I would agree with the previous thoughts. Who says they didn’t? I think that a strong argument could be made that suggests that slaves did have their own culture and their own identity while in bondage. Languages such as Gullah were developed as a way for slaves to communicate. The use of spirituals helped to establish both a means to articulate a shared experience and also a hidden form of code to conceal from slave masters. Moments like Nat Turner’s rebellion and other slave uprisings represent a culture of solidarity that formed on the plantation. At the same time, a culture amongst slaves was highly evident in the most fundamental way in that suffering was something that was shared. No slave had it “easy, “and all slaves, to varying extents, understood what struggle and perseverance resembled while living on the plantation. In the end, the experience of being slaves did develop aspects of culture and helped to bring identity into a shared and common experience.
Anything called a "distinct culture" refers to a set of customs, mannerisms, traditionalism, religious influences, dietary preferences, social expectations, and diverse needs that are grouped separately form the culture of the social or ethnic group with the most members in the majority.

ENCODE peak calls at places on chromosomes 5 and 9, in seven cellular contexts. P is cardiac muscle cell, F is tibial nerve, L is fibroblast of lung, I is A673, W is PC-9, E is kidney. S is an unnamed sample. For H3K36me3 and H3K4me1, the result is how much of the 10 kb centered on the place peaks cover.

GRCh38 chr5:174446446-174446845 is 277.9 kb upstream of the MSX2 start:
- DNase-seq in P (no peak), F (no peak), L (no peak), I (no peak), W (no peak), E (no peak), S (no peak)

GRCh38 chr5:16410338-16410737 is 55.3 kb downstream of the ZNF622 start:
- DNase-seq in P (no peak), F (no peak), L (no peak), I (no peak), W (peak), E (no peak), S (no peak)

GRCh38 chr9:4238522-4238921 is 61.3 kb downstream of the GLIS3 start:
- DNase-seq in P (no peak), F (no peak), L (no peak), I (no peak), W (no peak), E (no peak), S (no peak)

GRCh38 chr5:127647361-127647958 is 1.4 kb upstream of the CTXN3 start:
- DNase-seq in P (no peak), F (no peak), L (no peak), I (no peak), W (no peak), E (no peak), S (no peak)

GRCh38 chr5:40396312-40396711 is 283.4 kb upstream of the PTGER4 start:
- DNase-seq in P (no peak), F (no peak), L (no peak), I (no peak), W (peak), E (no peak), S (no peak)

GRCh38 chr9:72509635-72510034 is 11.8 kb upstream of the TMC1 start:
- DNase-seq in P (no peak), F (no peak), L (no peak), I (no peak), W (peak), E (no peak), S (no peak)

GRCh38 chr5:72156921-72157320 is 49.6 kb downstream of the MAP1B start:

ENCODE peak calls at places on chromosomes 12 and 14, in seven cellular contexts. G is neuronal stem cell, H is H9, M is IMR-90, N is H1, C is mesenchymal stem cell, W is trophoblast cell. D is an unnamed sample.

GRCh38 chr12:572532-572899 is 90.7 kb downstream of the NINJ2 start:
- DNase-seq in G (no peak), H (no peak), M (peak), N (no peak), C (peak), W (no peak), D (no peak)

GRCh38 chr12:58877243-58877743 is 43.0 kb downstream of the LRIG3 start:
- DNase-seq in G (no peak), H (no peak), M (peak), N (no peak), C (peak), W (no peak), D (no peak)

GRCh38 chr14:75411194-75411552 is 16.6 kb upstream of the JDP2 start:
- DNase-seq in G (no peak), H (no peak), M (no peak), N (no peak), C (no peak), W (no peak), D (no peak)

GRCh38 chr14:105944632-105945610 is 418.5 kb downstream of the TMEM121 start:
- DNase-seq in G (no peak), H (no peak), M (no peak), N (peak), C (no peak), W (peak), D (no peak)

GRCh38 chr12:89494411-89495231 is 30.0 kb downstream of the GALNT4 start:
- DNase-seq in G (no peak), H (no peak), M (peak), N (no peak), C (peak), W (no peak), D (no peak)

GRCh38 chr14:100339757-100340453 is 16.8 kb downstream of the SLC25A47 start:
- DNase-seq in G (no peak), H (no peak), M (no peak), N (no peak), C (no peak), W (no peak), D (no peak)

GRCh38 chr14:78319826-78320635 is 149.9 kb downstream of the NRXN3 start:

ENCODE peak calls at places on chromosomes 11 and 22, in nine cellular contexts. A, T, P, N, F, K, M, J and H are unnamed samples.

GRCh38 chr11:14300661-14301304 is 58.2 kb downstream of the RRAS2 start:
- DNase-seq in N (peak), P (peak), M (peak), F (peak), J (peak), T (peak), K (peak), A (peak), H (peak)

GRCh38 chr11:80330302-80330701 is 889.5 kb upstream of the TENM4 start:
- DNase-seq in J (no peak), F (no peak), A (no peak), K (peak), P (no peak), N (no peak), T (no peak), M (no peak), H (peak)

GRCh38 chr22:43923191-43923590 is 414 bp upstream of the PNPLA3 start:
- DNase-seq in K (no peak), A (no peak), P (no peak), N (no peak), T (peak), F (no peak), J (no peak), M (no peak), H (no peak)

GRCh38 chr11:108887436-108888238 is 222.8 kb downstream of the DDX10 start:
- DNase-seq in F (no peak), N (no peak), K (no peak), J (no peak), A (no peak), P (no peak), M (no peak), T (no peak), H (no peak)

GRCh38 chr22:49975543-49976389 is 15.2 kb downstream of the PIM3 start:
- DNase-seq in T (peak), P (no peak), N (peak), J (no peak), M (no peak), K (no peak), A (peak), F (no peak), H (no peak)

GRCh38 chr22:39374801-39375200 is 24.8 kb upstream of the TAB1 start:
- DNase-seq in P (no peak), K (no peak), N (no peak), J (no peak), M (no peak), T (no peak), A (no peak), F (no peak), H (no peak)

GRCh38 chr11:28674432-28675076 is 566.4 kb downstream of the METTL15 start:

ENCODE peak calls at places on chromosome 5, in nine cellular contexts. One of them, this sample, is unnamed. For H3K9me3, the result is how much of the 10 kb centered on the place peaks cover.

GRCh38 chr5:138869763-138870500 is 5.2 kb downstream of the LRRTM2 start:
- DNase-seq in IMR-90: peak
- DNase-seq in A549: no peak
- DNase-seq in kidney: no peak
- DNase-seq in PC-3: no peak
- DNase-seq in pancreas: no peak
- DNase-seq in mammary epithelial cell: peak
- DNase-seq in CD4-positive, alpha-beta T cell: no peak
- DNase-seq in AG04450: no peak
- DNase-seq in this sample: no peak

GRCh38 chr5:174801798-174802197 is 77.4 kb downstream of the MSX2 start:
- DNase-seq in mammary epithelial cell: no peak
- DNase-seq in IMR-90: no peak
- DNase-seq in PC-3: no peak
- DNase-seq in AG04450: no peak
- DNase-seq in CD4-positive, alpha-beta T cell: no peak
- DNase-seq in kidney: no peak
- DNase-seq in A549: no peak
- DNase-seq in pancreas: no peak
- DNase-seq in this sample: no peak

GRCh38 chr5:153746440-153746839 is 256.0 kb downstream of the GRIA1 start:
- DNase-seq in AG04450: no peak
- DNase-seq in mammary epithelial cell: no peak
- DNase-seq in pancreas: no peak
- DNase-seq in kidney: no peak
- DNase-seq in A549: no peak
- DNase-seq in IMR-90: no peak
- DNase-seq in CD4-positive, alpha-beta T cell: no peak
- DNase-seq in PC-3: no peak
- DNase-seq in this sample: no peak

Saying hat the slaves did NOT develop uniquely and distinctively would be the same as ignoring that they are the pioneers on a myriad of influential aspects of the American culture such as their songs, their rhythms, their poetry, their unique histories, their food and diet, their accents and jargon, dialects, and unique lexicon (blended with American English).
So, saying that American slaves did not develop a distinct culture is as reductionist as saying that Hispanics nor Asians have not conserved their uniqueness within our country.
Their culture was absolutely distinct, and it was developed under the crushing weight of slavery, and in the worst of conditions. Their language, a long term mixture of English, African dialects, Caribbean languages and others remains distinct to this day. Their family culture , developed in the midst of ongoing personal tragedies, nevertheless survived.
A unique form of Christianity for the time, viewing Christ as liberator of slaves everywhere, emerged under the very noses of plantation owners. And music designed as both a means of communication and celebration evolved from southern slave culture and has had a huge effect on American musical history, past and present.